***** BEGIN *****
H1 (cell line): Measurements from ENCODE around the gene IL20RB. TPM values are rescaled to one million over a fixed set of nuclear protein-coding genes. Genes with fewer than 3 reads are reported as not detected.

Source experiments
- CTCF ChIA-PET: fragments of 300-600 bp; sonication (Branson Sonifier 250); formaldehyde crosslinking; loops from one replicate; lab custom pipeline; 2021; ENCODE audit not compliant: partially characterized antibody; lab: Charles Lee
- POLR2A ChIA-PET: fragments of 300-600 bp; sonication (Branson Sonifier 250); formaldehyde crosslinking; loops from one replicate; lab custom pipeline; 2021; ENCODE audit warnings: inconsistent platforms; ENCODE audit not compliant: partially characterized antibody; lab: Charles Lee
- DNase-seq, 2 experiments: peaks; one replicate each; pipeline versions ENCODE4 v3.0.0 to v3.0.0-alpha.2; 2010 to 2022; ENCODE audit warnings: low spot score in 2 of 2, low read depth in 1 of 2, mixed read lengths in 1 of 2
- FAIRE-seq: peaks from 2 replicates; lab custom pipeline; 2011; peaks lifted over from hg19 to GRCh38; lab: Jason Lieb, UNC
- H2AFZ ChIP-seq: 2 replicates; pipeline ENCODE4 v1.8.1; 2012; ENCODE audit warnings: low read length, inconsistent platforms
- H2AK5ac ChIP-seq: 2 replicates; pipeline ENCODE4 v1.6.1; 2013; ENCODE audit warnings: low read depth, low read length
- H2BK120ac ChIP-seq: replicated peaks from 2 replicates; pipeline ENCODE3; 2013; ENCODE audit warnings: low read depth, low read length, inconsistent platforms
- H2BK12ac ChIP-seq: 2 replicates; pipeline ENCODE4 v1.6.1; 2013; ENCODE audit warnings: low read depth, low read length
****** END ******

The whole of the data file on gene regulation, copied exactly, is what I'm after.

H1 (cell line): Measurements from ENCODE around the gene IL20RB. TPM values are rescaled to one million over a fixed set of nuclear protein-coding genes. Genes with fewer than 3 reads are reported as not detected.

Source experiments
- CTCF ChIA-PET: fragments of 300-600 bp; sonication (Branson Sonifier 250); formaldehyde crosslinking; loops from one replicate; lab custom pipeline; 2021; ENCODE audit not compliant: partially characterized antibody; lab: Charles Lee
- POLR2A ChIA-PET: fragments of 300-600 bp; sonication (Branson Sonifier 250); formaldehyde crosslinking; loops from one replicate; lab custom pipeline; 2021; ENCODE audit warnings: inconsistent platforms; ENCODE audit not compliant: partially characterized antibody; lab: Charles Lee
- DNase-seq, 2 experiments: peaks; one replicate each; pipeline versions ENCODE4 v3.0.0 to v3.0.0-alpha.2; 2010 to 2022; ENCODE audit warnings: low spot score in 2 of 2, low read depth in 1 of 2, mixed read lengths in 1 of 2
- FAIRE-seq: peaks from 2 replicates; lab custom pipeline; 2011; peaks lifted over from hg19 to GRCh38; lab: Jason Lieb, UNC
- H2AFZ ChIP-seq: 2 replicates; pipeline ENCODE4 v1.8.1; 2012; ENCODE audit warnings: low read length, inconsistent platforms
- H2AK5ac ChIP-seq: 2 replicates; pipeline ENCODE4 v1.6.1; 2013; ENCODE audit warnings: low read depth, low read length
- H2BK120ac ChIP-seq: replicated peaks from 2 replicates; pipeline ENCODE3; 2013; ENCODE audit warnings: low read depth, low read length, inconsistent platforms
- H2BK12ac ChIP-seq: 2 replicates; pipeline ENCODE4 v1.6.1; 2013; ENCODE audit warnings: low read depth, low read length